Instead of having a correct accounting department from the beginning, which would have made the taxes more palatable as they would have been spread over years, she had to pay a huge sum of money to clear the taxes. Unfortunately, the only way she could do that was to sell her business that she worked five long years to build. Disheartening.
Another big reason to have an accountant is to monitor for fraud. In my career, I have found millions of dollars in fraud. These were owners and employees that set up elaborate systems to rip the company off, but not until they hired a Forensic Accountant like myself did they find out what was happening.
Imagine the risk they have put themselves through for those companies that hire bookkeepers or try to run their accounting through an Excel Program for many years. Again, this is just setting the business up for hard times.
Another reason you need an accountant is to be able to analyze and understand what is happening with the business!
In my business model, I provide a month end package that consists of the financial statements (Balance Sheet, Income Statement, Statement of Cash Flows, and Budgets), plus a written and numerical variance analysis of what is happening with the business over a course of time.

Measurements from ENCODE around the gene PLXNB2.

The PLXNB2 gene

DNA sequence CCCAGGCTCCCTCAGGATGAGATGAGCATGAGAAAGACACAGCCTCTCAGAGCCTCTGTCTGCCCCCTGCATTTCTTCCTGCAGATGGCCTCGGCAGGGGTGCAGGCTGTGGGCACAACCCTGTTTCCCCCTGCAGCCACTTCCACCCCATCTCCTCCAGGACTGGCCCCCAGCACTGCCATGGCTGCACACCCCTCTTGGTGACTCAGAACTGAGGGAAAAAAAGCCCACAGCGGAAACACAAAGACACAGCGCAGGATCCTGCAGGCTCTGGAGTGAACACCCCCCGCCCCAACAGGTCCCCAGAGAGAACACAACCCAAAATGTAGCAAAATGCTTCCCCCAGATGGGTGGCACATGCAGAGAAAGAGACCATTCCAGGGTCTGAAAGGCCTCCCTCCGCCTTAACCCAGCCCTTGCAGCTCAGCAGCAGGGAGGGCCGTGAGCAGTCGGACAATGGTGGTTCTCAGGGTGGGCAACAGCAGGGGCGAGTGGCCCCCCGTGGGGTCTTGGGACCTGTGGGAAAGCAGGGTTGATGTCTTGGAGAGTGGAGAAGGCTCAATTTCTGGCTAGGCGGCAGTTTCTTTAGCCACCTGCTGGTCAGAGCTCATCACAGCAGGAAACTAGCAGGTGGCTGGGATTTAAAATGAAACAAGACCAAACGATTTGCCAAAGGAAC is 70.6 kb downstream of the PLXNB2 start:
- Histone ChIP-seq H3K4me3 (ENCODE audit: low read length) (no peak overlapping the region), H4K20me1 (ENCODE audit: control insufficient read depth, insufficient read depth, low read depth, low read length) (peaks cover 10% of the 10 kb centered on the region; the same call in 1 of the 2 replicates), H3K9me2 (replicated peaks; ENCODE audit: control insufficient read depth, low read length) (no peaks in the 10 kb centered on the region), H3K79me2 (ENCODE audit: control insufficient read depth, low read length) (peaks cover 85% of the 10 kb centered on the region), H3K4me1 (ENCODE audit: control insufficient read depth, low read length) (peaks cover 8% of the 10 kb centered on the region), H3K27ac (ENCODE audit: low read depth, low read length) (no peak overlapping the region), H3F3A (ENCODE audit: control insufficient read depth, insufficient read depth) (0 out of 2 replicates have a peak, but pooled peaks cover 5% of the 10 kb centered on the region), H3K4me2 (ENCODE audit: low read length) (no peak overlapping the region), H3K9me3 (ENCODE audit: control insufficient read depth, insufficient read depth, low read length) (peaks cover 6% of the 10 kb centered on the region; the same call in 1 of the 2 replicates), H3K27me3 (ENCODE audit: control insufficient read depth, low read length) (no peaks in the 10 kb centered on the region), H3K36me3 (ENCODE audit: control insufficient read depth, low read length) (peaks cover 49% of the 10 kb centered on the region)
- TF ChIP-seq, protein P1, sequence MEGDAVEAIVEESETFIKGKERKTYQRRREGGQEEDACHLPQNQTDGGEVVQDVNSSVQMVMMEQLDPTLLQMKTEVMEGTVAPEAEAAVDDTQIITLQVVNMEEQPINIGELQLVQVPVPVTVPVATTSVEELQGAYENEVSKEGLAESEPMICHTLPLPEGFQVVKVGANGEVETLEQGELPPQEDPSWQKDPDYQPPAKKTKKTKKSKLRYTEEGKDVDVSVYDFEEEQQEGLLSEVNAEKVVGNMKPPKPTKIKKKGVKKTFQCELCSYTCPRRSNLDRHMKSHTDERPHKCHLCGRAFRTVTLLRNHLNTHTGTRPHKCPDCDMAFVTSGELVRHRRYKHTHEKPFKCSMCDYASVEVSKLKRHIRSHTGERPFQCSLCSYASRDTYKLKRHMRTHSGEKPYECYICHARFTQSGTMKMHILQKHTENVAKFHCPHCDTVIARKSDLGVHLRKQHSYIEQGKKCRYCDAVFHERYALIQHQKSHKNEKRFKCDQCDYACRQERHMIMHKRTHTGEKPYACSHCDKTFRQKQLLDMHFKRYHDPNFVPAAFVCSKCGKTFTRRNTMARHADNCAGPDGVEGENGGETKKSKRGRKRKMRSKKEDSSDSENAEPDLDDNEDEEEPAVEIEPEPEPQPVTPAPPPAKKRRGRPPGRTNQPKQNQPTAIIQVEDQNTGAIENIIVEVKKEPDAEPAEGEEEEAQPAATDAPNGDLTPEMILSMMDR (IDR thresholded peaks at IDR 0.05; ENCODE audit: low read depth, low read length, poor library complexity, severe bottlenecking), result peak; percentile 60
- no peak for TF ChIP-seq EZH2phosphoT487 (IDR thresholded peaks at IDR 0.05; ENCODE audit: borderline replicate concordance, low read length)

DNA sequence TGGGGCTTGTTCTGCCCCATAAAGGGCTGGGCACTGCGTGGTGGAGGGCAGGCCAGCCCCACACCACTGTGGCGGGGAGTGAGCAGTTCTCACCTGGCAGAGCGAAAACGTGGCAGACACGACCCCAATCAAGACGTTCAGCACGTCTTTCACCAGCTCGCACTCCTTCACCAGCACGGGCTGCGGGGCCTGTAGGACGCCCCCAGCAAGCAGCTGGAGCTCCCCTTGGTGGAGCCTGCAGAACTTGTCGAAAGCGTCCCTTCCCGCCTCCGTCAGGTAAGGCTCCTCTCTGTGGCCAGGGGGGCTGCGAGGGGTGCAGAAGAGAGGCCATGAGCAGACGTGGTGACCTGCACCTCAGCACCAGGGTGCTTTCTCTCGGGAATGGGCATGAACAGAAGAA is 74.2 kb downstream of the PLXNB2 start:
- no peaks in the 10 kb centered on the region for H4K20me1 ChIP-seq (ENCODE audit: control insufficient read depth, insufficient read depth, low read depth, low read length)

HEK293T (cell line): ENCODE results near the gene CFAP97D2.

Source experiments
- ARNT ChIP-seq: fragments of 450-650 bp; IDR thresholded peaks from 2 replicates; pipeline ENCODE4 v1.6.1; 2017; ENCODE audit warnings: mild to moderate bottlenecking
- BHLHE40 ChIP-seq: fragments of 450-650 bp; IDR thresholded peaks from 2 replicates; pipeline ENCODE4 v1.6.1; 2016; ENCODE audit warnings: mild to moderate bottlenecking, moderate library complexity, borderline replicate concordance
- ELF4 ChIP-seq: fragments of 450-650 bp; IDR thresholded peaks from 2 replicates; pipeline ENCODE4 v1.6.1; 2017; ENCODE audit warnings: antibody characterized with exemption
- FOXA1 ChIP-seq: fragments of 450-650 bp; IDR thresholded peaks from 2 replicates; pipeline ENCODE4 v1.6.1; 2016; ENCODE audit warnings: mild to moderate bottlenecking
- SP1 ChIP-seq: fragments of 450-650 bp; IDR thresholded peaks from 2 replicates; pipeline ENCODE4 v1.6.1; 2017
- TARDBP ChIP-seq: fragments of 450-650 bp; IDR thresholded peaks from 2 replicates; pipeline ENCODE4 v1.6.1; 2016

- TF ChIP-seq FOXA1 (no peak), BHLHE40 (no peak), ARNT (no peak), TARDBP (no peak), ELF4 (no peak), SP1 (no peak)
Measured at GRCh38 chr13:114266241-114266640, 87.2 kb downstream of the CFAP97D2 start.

This type of financial analysis really can help clear a path of decision making that can make the business more profitable because the business owner is seeing how the business is performing at a granular level.
So why aren't more business owners using Professional Accountants rather then untrained individuals, or none at all?
The traditional argument I hear from business owners is that they can't afford to have an accountant. Please hear this; you can't afford NOT to have an accountant.
Believe me, as the person that has had to restate dozens of companies' financials, it is NOT cheaper to be cheap in this area of your business. Take this as truth.
But a good question is; how much should you pay an accountant if you are a small to mid sized business?
As a general rule of thumb, you should be paying anywhere between 1% to 3% of your revenue as your accounting costs. From $0 to $5,000,000, I use 3% of revenue to calculate the monthly fee. From $5,000,001 and up, I scale it down from 2%.